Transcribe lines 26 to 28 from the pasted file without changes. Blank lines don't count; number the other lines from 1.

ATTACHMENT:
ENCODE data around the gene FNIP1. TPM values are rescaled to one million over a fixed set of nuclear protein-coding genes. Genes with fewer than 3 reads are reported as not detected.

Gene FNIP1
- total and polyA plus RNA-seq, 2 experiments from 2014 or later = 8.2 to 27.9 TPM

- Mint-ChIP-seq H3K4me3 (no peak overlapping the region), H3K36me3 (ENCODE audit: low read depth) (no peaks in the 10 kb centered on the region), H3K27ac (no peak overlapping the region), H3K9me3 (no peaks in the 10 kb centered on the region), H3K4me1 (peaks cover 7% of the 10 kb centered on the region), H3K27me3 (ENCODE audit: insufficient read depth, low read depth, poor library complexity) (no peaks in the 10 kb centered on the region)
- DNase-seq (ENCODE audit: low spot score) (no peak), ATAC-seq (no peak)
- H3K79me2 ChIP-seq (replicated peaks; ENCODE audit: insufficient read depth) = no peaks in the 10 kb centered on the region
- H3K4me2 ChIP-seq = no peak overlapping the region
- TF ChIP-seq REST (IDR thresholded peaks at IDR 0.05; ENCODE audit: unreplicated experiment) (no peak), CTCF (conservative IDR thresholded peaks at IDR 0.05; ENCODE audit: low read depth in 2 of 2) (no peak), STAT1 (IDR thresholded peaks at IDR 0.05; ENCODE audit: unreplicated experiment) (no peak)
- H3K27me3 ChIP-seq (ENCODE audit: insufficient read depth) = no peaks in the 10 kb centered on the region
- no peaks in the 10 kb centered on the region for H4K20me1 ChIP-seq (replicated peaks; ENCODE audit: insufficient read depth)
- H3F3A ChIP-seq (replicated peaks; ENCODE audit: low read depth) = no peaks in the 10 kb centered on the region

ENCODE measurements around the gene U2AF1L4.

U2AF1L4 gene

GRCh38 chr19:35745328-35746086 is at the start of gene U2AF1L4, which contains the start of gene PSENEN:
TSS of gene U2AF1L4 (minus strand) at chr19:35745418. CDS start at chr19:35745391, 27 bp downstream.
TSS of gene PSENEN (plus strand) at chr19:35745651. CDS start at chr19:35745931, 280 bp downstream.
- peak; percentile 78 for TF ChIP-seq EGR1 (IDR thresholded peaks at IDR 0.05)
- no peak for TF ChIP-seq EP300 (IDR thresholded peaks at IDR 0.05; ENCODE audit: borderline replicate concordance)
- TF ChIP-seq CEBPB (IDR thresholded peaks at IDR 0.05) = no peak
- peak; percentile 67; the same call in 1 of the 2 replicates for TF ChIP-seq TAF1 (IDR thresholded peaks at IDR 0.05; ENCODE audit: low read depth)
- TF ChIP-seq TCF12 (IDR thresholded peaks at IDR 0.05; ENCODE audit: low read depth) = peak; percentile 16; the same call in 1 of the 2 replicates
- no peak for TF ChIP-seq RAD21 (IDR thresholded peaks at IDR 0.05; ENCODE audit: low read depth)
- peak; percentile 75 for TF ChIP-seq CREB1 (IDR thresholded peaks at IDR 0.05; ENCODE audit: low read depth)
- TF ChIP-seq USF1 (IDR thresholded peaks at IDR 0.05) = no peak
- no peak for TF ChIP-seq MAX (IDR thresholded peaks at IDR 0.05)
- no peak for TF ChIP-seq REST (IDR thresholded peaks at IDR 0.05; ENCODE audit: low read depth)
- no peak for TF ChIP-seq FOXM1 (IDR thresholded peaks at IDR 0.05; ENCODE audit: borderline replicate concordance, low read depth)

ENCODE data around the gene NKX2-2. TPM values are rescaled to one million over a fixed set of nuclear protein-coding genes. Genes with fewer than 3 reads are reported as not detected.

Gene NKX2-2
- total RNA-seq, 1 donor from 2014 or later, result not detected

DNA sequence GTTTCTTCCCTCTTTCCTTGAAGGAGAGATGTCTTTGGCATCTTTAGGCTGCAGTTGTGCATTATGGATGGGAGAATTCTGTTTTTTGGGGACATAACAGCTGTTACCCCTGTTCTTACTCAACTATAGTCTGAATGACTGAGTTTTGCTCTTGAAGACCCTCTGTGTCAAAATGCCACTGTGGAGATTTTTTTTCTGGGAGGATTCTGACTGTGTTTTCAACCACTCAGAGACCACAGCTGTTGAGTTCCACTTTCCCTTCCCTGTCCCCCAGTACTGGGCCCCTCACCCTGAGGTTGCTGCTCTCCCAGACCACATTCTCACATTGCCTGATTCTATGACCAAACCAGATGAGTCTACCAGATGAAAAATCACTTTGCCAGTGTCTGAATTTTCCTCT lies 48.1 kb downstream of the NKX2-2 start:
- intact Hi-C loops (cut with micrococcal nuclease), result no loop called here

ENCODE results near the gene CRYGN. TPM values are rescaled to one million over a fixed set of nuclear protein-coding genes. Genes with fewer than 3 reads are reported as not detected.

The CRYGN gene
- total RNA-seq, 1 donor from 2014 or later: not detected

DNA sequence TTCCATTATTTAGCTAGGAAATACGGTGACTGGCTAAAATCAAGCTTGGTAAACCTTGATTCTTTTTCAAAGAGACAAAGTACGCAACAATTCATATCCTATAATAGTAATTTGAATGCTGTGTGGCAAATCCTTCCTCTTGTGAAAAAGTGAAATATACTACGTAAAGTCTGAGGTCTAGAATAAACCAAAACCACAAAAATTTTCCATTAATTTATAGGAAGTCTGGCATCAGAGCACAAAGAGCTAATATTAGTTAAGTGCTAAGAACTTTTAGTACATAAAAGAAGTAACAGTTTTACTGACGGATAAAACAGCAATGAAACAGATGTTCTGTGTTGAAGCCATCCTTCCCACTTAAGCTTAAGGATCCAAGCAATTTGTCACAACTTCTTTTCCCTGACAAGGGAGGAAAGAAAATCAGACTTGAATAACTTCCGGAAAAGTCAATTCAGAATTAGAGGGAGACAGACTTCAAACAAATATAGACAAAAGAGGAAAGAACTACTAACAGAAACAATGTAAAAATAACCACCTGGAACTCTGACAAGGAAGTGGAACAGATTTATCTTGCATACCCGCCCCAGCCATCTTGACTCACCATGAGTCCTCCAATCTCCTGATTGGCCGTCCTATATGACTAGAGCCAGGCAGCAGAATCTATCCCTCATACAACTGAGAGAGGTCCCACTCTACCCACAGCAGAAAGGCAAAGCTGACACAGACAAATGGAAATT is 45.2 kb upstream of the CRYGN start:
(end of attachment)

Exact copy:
- no peak for TF ChIP-seq REST (IDR thresholded peaks at IDR 0.05; ENCODE audit: low read depth)
- no peak for TF ChIP-seq FOXM1 (IDR thresholded peaks at IDR 0.05; ENCODE audit: borderline replicate concordance, low read depth)

ENCODE data around the gene NKX2-2. TPM values are rescaled to one million over a fixed set of nuclear protein-coding genes. Genes with fewer than 3 reads are reported as not detected.